And lurking in the essay is not so much the observation that democracy is vulnerable to demagoguery, which is indeed trite, but rather the more philanthropic point that would have been evident to Borges' initial readers -- that democratic theorists fail to grasp the true nature of the best kind of democratic public speech. This nature is not truth-telling (as democrats deceives themselves) nor flattery (as the the critics of democracy claim), but rather the art of hiding its artfulness ("in oratory the greatest Art is to hide Art.")

There is no better way to hide artfulness if the surface is random characters which "chance would organize and which would eliminate intelligence." And this would be the case "for every sensible line or accurate fact there would be millions of meaningless cacophonies, verbal farragoes, and babblings."

It is tempting to domesticate the thought by saying 'it's fiction' or 'science fiction'. But in the refutation of Cicero  the ground from which to deny we inhabit the subaltern horror became unstable, even a trapdoor.

 

 

Sitting Between Life and Death

Published by Anonymous (not verified) on Wed, 07/10/2020 - 1:39am in

The boundaries which divide Life from Death are at best shadowy and vague. Who shall say when one ends, and where the other begins?

Edgar Allan Poe

As our world become increasingly digitized, and social networks link friends across the spaces and lines of our lives, an interesting phenomenon occurs as people die.

My Mother passed way too early at the age of 30. This event set forth a chain of events in my own life in which I’m cognizant of my own mortality, and to some extent (try to) live for the day. Most times this is a struggle and I don’t actually live each day to the fullest because there is also a fear that at any point life will/could fall apart. These two elements keep me in a constant state of neurosis…but I digress.

This has also brought about this need that I have to be remembered. As an angry adolescent, I wanted to be remembered after I die. Not just by friends and family, but I also wanted others to know me, or my work, or my name. Because my Mother may have been a blip on the radar, I wanted to be remembered.

I don’t think it’s a case of vanity, although I’m sure there is a subtle dose of that. I think there is also some desire to write myself into being, but also make up for time lost by my Mother.

I think you can learn a lot about life by knowing that you will die.

Because of the time period in which she died, there is relatively little documenting her life. A handful of scattered, yellowed photos. A half dozen lost home videos that can only be viewed on machines that don’t exist.

Looking and listening for a story unremembered is like the daily ritual of an archeologist.

What do you live for? How do you want to be remembered after you have passed?

What…if anything will your digital breadcrumbs say about you when you’ve stopped logging in?

Photo by Luke Southern on Unsplash

This post is Day 21 of my #100DaysToOffload challenge. Want to get involved? Find out more at 100daystooffload.com.

The post Sitting Between Life and Death first appeared on W. Ian O'Byrne.

Dan W. Brock (1937-2020)

Published by Anonymous (not verified) on Tue, 29/09/2020 - 5:00pm in

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Dan W. Brock, professor emeritus of medical ethics in the Department of Global Health and Social Medicine at Harvard University, has died.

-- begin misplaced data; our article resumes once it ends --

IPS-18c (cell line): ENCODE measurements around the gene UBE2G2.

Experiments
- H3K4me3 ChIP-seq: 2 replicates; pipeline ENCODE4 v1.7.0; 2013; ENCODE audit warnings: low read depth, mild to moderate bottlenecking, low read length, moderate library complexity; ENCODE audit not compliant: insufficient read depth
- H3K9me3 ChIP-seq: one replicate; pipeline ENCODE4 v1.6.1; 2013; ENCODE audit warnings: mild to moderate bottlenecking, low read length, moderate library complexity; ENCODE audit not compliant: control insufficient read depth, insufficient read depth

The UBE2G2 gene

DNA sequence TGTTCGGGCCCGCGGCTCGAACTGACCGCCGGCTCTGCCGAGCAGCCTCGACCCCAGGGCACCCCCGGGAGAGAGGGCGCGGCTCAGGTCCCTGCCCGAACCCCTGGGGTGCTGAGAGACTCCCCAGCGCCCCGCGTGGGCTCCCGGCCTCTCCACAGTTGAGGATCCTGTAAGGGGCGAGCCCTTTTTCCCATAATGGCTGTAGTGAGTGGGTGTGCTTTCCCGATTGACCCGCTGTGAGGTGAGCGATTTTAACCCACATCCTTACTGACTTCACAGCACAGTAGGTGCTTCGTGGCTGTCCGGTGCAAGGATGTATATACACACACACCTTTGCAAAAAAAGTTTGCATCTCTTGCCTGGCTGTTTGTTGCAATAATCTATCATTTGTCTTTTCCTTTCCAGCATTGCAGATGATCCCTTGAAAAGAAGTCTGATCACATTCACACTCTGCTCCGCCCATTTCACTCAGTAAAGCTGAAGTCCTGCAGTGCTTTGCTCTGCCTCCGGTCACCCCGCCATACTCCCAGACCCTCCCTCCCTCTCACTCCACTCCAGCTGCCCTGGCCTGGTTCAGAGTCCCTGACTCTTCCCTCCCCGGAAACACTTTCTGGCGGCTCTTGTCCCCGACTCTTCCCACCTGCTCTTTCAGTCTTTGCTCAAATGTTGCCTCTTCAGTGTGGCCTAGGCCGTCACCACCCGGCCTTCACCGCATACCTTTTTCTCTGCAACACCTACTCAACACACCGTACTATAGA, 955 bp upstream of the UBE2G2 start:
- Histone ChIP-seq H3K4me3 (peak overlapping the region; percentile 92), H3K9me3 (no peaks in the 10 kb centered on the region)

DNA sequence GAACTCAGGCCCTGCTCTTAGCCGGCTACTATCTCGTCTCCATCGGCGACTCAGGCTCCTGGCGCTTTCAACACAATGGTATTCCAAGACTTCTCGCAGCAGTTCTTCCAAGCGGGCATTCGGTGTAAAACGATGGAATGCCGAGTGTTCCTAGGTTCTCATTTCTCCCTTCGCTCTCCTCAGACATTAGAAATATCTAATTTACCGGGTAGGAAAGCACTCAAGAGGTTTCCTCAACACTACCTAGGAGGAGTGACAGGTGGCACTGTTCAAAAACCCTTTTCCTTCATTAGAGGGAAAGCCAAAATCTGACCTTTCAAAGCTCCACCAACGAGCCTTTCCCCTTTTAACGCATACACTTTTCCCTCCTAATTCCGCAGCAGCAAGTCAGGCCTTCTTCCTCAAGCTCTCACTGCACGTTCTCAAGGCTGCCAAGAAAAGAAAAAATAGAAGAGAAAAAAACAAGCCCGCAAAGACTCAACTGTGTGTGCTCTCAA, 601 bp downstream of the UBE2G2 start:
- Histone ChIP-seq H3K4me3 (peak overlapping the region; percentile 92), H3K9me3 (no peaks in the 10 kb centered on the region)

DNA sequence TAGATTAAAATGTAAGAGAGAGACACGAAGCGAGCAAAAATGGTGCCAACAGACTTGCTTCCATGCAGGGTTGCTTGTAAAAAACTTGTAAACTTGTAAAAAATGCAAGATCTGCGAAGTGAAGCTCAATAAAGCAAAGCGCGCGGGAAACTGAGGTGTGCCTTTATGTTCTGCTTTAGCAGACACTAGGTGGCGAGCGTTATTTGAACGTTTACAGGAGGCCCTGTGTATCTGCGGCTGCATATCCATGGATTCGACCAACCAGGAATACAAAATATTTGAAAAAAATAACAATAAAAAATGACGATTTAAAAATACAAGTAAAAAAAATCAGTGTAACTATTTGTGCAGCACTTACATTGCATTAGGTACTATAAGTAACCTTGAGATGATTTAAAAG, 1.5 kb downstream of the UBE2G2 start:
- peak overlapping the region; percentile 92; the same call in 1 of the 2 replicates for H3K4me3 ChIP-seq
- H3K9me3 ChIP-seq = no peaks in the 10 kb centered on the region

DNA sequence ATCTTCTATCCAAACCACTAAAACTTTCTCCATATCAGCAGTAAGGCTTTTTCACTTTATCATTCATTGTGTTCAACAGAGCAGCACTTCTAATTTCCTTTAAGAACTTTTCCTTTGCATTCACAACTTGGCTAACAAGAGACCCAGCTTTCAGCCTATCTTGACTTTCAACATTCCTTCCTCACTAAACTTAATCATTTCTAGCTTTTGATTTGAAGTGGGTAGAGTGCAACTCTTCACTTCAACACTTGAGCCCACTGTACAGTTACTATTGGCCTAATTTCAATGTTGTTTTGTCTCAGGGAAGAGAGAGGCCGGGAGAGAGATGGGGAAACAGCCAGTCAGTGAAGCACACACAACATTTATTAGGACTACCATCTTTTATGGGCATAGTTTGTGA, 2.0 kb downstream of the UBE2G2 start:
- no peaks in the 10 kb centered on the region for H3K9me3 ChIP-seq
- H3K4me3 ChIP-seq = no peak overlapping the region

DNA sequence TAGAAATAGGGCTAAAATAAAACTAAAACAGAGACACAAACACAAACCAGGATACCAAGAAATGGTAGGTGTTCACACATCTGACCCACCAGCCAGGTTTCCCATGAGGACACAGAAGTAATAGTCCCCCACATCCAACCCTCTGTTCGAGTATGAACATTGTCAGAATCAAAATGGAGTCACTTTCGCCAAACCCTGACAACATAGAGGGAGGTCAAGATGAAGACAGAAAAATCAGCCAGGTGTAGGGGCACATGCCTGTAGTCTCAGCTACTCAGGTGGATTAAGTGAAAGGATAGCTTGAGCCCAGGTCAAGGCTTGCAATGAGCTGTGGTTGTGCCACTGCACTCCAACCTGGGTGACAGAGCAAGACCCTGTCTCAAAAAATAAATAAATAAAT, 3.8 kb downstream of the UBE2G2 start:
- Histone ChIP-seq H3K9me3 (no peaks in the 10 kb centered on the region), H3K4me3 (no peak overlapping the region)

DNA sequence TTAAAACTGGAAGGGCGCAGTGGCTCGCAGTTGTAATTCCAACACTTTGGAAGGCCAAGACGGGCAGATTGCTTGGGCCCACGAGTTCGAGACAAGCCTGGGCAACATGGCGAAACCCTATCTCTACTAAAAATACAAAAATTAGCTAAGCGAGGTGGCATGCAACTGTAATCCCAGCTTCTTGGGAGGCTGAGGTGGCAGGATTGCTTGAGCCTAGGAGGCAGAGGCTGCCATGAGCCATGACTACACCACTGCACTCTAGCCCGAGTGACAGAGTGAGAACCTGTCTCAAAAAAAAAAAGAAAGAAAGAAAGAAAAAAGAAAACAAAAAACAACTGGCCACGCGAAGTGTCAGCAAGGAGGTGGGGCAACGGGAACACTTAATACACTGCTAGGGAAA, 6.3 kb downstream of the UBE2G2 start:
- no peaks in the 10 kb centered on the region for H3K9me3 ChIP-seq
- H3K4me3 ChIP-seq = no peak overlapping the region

Professor Brock was well known for his work in biomedical ethics, authoring over 150 articles concerning health policy, medical technology, the moral responsibilities of doctors and other healthcare professionals, the ethics of procreation, moral issues concerning genetics, justice in health contexts, and other related topics. His books include Deciding for Others: The Ethics of Surrogate Decision-Making (with Allen E. Buchanan, 1989), Life and Death: Philosophical Essays in Biomedical Ethics (1993), and From Chance to Choice: Genetics and Justice (with Allen E. Buchanan, Norman Daniels, and Daniel Wikler, 2000).

During his time at Harvard he held a number of positions, including director of Harvard Medical School’s Division of Medical Ethics and director of the Harvard University Program in Ethics and Health. Prior to that, Professor Brock was a member of the Department of Clinical Bioethics at the National Institutes of Health, and before that, he was professor of philosophy and biomedical ethics at Brown University and director of its Center for Biomedical Ethics. He earned his Ph.D. in philosophy from Columbia University and his B.A., in economics, from Cornell University.

In addition to his work at universities and research centers, Professor Brock frequently lent his expertise to government institutions and non-profit organizations, including the President’s Commission for the Study of Ethical Problems in Medicine (1981-82), the Ethics Working Group of the Clinton Task Force on National Health Reform (1993), the Office of Technology Assessment of the U.S. Congress, the Institute of Medicine, the National Bioethics Advisory Commission, and the World Health Organization.

Professor Brock served as President of the American Association of Bioethics and was a founding Board Member of the American Society for Bioethics and Humanities. In 2018, he was awarded the Henry Knowles Beecher Award from The Hastings Center, where he was a longtime fellow. The award honors those who have made a “lifetime contribution to ethics and the life sciences and whose careers have been devoted to excellence in scholarship, research, and ethical inquiry.”